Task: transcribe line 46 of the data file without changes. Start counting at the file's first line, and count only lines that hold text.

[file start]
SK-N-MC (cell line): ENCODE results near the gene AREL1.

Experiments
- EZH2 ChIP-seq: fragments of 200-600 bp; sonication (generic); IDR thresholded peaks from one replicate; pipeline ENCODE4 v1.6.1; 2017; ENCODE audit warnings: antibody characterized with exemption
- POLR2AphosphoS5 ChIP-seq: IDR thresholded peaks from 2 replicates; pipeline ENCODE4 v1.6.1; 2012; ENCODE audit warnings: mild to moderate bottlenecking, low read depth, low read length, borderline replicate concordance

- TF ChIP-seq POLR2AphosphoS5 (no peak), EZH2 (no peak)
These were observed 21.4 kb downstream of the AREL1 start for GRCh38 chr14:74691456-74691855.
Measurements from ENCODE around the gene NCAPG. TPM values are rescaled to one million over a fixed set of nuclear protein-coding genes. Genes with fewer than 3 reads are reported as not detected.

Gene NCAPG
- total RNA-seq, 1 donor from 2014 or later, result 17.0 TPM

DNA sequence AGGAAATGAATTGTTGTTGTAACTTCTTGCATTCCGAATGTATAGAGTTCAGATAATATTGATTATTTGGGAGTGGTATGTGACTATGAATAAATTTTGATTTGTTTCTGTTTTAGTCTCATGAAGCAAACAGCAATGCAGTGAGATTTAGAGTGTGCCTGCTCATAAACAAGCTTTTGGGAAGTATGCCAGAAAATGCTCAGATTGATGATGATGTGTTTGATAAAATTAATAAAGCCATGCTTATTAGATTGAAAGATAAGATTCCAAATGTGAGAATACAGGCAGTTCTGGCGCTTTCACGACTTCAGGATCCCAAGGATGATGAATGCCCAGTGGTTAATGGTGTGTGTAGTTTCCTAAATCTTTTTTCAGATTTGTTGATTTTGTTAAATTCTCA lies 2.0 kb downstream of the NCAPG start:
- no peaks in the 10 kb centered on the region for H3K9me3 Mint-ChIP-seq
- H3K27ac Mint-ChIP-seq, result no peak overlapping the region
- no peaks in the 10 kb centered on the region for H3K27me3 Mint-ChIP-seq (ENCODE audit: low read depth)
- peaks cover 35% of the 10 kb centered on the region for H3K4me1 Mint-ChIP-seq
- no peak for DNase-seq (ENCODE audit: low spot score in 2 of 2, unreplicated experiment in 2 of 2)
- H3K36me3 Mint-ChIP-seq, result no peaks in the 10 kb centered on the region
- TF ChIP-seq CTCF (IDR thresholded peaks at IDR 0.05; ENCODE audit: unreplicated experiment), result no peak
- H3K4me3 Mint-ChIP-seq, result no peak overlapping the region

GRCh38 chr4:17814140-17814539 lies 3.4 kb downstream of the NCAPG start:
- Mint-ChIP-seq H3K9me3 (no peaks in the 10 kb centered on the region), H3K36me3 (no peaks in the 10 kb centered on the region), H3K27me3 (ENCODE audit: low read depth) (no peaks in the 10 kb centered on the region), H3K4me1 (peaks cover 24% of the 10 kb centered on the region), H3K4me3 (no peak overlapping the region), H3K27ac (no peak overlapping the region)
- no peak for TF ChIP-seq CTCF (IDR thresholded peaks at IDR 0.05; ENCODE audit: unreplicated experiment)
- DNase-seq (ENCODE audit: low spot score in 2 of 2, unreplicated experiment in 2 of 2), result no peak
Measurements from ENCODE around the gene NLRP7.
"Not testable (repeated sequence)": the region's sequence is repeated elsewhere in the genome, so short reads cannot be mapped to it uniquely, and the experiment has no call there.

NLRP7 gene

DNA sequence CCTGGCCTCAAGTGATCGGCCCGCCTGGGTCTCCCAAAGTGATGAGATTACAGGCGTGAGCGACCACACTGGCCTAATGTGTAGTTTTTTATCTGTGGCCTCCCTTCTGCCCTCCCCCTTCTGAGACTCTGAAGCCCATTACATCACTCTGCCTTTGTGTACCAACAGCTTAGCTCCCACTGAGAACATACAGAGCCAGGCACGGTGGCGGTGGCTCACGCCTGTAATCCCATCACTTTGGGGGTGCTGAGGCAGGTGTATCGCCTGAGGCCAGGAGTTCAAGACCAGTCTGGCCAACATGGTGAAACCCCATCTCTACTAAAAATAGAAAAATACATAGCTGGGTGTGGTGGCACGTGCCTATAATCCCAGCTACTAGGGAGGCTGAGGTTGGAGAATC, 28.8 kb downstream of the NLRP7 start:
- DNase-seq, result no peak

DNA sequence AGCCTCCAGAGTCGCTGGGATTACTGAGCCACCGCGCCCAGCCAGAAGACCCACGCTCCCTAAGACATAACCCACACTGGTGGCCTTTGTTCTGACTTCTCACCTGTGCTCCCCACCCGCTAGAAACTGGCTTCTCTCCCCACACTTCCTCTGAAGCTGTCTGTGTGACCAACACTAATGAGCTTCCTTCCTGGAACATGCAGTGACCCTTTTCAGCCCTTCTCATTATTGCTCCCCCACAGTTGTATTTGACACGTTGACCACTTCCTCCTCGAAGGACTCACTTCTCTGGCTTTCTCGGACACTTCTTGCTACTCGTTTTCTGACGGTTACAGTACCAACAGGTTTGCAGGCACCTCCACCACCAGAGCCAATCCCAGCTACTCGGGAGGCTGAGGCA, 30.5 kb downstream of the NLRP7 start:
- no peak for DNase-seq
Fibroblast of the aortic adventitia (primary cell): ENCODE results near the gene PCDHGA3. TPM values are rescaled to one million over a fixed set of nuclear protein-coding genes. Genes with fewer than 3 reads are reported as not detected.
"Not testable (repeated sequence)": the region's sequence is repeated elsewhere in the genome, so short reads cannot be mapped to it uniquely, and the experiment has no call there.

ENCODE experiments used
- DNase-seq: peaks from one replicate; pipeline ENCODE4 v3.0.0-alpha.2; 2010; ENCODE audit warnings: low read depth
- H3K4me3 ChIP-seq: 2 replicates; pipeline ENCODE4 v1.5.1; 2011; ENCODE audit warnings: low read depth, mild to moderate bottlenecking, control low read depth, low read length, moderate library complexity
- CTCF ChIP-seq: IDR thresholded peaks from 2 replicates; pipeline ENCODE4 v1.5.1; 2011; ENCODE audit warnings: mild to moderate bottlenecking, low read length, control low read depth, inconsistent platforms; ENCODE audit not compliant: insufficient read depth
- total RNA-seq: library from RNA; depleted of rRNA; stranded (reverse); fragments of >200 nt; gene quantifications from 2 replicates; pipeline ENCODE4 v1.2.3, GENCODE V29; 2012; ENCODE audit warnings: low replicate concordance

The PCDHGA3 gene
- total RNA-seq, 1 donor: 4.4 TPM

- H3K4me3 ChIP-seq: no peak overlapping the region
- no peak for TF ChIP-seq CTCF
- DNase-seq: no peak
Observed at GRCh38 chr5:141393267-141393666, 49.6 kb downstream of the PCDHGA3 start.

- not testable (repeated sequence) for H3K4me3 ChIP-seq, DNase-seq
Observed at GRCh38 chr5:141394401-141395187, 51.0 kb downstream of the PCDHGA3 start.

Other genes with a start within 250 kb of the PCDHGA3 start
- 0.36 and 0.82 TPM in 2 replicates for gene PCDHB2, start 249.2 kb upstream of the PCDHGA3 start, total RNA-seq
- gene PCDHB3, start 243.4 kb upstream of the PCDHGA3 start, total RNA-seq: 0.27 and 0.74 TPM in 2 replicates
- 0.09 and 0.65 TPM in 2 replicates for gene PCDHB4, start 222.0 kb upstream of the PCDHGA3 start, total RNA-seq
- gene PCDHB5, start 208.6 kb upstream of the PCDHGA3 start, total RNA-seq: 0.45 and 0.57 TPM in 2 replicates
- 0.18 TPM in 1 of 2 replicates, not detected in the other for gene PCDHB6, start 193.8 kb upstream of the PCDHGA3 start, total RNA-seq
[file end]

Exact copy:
- 0.36 and 0.82 TPM in 2 replicates for gene PCDHB2, start 249.2 kb upstream of the PCDHGA3 start, total RNA-seq